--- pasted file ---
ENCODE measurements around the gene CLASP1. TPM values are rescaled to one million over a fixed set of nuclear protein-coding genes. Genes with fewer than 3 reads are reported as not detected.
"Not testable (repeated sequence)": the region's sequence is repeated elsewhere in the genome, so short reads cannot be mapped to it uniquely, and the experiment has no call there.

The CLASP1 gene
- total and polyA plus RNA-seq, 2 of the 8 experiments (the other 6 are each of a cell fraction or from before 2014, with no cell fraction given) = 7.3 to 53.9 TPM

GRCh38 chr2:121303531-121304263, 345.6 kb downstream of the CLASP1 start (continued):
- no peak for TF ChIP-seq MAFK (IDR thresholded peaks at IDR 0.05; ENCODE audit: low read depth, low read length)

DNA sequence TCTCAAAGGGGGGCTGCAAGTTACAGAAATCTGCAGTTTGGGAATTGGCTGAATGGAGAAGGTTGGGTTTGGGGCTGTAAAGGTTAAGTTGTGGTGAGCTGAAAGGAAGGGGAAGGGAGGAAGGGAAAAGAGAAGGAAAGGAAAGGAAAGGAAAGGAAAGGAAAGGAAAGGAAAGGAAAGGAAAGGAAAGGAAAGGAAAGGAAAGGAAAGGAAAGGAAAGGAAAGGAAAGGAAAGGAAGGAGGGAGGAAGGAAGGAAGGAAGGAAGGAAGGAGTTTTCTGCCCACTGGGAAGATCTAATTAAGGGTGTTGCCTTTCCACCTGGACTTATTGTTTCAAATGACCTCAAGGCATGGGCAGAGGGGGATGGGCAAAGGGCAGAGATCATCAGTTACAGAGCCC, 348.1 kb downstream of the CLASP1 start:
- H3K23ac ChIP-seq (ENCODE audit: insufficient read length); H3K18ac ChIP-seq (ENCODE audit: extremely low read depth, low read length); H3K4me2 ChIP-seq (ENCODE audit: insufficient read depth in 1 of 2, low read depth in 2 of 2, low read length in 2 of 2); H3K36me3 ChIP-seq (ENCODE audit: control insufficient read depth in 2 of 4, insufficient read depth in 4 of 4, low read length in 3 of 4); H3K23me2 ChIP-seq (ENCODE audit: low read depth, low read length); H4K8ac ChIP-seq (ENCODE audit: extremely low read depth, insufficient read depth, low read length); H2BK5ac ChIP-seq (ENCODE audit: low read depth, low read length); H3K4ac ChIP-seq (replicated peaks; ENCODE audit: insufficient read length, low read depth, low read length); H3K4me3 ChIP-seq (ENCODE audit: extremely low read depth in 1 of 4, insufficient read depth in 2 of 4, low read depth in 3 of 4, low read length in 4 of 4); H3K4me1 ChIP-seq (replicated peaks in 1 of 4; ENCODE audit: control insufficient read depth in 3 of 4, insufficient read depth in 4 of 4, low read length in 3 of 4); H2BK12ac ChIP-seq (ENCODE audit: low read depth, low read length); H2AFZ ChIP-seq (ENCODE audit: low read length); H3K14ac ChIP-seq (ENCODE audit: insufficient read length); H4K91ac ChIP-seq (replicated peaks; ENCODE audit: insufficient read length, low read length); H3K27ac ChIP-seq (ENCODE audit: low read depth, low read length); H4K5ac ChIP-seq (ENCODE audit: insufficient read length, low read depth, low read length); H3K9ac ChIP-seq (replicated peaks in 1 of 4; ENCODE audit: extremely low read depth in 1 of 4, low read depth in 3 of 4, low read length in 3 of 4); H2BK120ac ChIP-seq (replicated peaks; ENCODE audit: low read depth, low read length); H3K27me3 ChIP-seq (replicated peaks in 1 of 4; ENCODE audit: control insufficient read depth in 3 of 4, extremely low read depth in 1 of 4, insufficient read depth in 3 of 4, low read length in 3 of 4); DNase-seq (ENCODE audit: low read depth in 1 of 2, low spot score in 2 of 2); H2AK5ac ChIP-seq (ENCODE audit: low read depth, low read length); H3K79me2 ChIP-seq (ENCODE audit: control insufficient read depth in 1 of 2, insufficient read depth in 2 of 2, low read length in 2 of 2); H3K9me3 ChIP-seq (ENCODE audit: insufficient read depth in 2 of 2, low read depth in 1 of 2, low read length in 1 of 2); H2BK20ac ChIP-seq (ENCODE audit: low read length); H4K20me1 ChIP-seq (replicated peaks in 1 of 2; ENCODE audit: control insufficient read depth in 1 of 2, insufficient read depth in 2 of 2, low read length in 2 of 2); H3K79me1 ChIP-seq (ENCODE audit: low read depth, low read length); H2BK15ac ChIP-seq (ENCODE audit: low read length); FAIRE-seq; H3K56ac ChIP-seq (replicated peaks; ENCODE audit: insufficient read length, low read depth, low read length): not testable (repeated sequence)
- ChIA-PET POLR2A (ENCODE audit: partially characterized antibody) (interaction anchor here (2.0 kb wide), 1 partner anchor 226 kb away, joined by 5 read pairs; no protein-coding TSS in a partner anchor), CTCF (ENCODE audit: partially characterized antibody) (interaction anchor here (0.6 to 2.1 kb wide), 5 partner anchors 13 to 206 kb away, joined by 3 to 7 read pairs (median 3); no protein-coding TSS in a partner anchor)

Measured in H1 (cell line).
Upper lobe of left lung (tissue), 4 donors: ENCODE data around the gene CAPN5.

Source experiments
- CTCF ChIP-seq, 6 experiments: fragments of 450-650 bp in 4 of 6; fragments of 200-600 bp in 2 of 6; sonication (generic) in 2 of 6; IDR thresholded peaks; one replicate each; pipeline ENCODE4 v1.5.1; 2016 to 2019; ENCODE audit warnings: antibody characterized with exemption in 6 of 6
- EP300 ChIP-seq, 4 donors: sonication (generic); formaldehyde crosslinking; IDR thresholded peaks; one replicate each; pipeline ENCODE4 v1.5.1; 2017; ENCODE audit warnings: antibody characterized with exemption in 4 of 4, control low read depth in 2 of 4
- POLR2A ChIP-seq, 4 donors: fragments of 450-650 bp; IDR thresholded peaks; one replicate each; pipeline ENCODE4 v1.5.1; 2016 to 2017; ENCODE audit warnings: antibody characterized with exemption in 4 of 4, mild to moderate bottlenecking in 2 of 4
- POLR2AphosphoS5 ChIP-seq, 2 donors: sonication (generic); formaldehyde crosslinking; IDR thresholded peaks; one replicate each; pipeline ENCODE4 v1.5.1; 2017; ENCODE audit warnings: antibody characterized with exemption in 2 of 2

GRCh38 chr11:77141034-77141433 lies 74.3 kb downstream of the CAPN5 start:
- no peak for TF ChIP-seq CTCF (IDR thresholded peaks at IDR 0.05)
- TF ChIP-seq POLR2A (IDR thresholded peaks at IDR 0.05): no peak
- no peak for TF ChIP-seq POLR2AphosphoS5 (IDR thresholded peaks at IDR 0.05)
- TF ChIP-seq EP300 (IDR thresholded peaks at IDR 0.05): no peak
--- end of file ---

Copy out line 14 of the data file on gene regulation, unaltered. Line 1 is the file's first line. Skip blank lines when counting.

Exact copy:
- EP300 ChIP-seq, 4 donors: sonication (generic); formaldehyde crosslinking; IDR thresholded peaks; one replicate each; pipeline ENCODE4 v1.5.1; 2017; ENCODE audit warnings: antibody characterized with exemption in 4 of 4, control low read depth in 2 of 4